Sunday, January 20, 2008

Finally time for bike trees in U.S.?

From (Portland), 01.19.08:

A New Tree for Stump Town
Until a few years ago, commuting by bike was my preferred means of getting to and from the daily grind. After a few weeks of experimenting, I got the process down to a science: a permanent set of clothes at the office to change into (recycled whenever I drove in but at least weekly). The ride to work was only five or so miles--mostly flat or down hill--so I arrived smelling reasonably sweet even on the warmest summer mornings. Then, at the end of the day, I'd head out for a 25 mile ride home, up and over the West Hills.

About the only flaw was parking my bike. I had to bring it into the office and stuff it away in corner. Now, having changed the company for whom I work and locations - my Portland office is in one of those gleaming towers around town--bringing my wonderful Trek into the office isn't possible. And I'm not about to leave $4,000 of carbon and high tech aluminum wheels sitting outside just anywhere.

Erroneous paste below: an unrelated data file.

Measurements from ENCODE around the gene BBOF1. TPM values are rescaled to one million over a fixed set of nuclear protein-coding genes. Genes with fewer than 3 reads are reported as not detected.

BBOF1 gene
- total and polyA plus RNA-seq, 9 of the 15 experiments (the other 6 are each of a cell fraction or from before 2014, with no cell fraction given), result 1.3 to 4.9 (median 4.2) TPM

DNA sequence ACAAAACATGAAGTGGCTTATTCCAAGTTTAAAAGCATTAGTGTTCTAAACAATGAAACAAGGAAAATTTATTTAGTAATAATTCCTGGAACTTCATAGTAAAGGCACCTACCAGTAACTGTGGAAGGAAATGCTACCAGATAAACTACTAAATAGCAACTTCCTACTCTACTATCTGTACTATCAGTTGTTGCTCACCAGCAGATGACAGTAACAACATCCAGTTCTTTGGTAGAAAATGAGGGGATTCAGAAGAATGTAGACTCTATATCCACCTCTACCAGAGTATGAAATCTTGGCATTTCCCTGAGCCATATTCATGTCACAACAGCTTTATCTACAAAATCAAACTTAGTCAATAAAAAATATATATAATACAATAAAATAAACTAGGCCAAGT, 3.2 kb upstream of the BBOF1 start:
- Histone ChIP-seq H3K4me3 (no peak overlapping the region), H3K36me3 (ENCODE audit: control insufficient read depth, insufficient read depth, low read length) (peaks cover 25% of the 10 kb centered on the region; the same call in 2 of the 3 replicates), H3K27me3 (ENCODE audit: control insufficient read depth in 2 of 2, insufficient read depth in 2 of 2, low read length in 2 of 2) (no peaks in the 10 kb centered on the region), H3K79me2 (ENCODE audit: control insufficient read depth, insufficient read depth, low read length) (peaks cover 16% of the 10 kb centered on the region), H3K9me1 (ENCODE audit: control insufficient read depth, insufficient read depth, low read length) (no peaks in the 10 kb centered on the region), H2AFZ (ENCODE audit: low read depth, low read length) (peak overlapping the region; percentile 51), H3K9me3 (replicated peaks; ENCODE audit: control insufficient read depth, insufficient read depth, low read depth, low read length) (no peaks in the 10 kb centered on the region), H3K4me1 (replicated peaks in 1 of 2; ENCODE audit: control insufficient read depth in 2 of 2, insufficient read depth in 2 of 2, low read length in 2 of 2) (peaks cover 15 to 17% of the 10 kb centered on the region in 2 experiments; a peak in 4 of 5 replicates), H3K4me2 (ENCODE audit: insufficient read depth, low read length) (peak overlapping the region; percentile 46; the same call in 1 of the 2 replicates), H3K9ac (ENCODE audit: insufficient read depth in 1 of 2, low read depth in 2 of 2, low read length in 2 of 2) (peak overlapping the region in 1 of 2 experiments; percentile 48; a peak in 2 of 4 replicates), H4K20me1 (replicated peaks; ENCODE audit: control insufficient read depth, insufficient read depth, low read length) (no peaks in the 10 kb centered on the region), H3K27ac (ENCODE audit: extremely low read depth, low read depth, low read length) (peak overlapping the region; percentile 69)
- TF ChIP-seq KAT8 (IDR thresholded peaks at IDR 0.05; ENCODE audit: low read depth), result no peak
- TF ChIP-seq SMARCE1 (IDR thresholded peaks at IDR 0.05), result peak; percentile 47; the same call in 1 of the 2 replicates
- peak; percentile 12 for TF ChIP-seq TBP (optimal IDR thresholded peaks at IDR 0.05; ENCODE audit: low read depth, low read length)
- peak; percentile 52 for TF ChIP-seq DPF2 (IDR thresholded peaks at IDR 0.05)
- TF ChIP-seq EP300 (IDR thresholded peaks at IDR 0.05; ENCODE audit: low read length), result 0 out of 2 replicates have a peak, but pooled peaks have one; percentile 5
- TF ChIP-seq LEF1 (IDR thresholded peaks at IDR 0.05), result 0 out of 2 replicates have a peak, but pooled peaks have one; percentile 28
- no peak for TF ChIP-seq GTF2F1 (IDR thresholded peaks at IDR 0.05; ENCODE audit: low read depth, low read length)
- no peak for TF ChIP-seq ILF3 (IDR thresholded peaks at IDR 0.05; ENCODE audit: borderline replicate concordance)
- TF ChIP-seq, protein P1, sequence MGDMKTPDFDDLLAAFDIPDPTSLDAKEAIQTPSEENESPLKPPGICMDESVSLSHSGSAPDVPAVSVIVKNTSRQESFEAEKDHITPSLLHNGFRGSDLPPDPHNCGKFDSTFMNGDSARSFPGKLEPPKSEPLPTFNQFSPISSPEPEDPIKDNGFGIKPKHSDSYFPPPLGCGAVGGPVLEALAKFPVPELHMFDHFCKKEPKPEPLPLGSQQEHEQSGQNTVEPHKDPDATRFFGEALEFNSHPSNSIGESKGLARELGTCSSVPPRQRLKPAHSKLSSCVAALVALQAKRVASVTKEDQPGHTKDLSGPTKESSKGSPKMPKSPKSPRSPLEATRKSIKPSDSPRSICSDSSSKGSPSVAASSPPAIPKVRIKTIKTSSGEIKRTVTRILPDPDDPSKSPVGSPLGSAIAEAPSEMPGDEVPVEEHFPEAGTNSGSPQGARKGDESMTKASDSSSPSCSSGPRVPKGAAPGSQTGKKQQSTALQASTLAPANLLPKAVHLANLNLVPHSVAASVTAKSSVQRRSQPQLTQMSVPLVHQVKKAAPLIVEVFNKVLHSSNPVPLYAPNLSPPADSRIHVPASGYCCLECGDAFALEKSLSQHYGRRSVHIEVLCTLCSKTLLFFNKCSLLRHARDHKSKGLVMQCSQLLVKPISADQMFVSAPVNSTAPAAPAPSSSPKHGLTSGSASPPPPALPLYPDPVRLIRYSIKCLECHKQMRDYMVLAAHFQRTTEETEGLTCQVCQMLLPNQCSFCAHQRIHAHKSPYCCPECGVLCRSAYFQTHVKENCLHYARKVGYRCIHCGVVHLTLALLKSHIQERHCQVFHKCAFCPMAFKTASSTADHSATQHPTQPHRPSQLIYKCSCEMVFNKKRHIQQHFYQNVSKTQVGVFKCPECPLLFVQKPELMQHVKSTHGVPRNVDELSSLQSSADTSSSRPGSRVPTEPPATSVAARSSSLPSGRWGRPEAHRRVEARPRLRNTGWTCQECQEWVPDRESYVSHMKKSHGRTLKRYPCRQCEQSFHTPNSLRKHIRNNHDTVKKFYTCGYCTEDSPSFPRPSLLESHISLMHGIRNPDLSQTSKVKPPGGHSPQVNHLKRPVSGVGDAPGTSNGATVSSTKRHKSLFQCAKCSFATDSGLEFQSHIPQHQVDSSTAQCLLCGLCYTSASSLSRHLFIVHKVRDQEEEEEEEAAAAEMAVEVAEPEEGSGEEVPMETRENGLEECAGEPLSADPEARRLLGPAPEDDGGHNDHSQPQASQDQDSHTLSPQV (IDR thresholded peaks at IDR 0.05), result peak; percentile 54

Enter Bike Tree. This energy efficient, solar-powered device makes for safe and reasonably attractive bike storage...The Bike Tree has the added advantage of getting bikes off the street and out of those ugly fence-like bike racks. The design can make for a pleasing architectural addition to a promenade or courtyard. (Read more.)
Since its introduction in Europe, the Bike Tree concept has yet to catch on in any communities in the U.S. I'd guess the barriers might include the capital costs, maintenance expenses of the technologically dependent facility, and chronic lack of visionary creativity among urban planners. Perhaps their introduction in the U.S. will happen not at a municipal facility, but at a corporate environment: a profitable, eco-conscious, bike-encouraging company with an extensive office campus and eager for favorable green publicity opportunities. Did I hear someone mention Google? Anyone?

All I can add to the benefits mentioned by this writer is the shade potential of the Bike Tree, which has to be attractive in communities with hot summer temps, like Sacramento, or Mountain View, or elsewhere.

Visit: Paul Dorn's Bike Commuting Tips Site


Grendel said...

While at first glance this seems like overkill, then I realized: All the little accessories like blinkies and headlights that can run a pretty penny are secured by this method.

Fritz said...

The Googlers all roll their bikes into their offices, in spite of the availability of secure, covered bike storage.

Anonymous said...

Great new innovation for storing your bike, now all they need is a way for me to store my Tadpole Trike. US rider